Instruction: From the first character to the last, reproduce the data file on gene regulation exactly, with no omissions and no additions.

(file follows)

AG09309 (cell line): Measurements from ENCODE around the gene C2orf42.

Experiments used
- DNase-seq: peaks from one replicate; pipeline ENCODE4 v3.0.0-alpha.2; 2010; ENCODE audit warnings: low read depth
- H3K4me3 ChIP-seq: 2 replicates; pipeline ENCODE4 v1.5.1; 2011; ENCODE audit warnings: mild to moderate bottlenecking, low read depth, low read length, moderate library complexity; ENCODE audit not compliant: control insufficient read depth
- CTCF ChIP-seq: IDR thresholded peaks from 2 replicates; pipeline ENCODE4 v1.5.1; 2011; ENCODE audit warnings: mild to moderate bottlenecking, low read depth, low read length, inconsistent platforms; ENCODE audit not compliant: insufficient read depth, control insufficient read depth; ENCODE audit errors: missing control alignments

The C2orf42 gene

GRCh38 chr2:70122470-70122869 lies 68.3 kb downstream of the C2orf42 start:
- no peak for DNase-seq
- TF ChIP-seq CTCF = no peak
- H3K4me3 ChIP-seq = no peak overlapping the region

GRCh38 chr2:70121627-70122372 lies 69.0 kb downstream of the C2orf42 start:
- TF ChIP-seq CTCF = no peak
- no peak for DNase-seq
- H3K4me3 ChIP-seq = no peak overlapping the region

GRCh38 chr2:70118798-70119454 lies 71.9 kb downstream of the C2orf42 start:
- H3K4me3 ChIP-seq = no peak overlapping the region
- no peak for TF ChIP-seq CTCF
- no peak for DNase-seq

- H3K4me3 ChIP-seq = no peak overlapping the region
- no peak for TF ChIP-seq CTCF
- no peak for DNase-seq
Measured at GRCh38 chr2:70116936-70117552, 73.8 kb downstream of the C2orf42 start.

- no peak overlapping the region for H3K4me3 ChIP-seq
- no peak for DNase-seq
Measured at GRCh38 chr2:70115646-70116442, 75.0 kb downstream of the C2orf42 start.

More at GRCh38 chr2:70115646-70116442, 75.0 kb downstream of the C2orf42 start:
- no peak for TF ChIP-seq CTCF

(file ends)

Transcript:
AG09309 (cell line): Measurements from ENCODE around the gene C2orf42.

Experiments used
- DNase-seq: peaks from one replicate; pipeline ENCODE4 v3.0.0-alpha.2; 2010; ENCODE audit warnings: low read depth
- H3K4me3 ChIP-seq: 2 replicates; pipeline ENCODE4 v1.5.1; 2011; ENCODE audit warnings: mild to moderate bottlenecking, low read depth, low read length, moderate library complexity; ENCODE audit not compliant: control insufficient read depth
- CTCF ChIP-seq: IDR thresholded peaks from 2 replicates; pipeline ENCODE4 v1.5.1; 2011; ENCODE audit warnings: mild to moderate bottlenecking, low read depth, low read length, inconsistent platforms; ENCODE audit not compliant: insufficient read depth, control insufficient read depth; ENCODE audit errors: missing control alignments

The C2orf42 gene

GRCh38 chr2:70122470-70122869 lies 68.3 kb downstream of the C2orf42 start:
- no peak for DNase-seq
- TF ChIP-seq CTCF = no peak
- H3K4me3 ChIP-seq = no peak overlapping the region

GRCh38 chr2:70121627-70122372 lies 69.0 kb downstream of the C2orf42 start:
- TF ChIP-seq CTCF = no peak
- no peak for DNase-seq
- H3K4me3 ChIP-seq = no peak overlapping the region

GRCh38 chr2:70118798-70119454 lies 71.9 kb downstream of the C2orf42 start:
- H3K4me3 ChIP-seq = no peak overlapping the region
- no peak for TF ChIP-seq CTCF
- no peak for DNase-seq

- H3K4me3 ChIP-seq = no peak overlapping the region
- no peak for TF ChIP-seq CTCF
- no peak for DNase-seq
Measured at GRCh38 chr2:70116936-70117552, 73.8 kb downstream of the C2orf42 start.

- no peak overlapping the region for H3K4me3 ChIP-seq
- no peak for DNase-seq
Measured at GRCh38 chr2:70115646-70116442, 75.0 kb downstream of the C2orf42 start.

More at GRCh38 chr2:70115646-70116442, 75.0 kb downstream of the C2orf42 start:
- no peak for TF ChIP-seq CTCF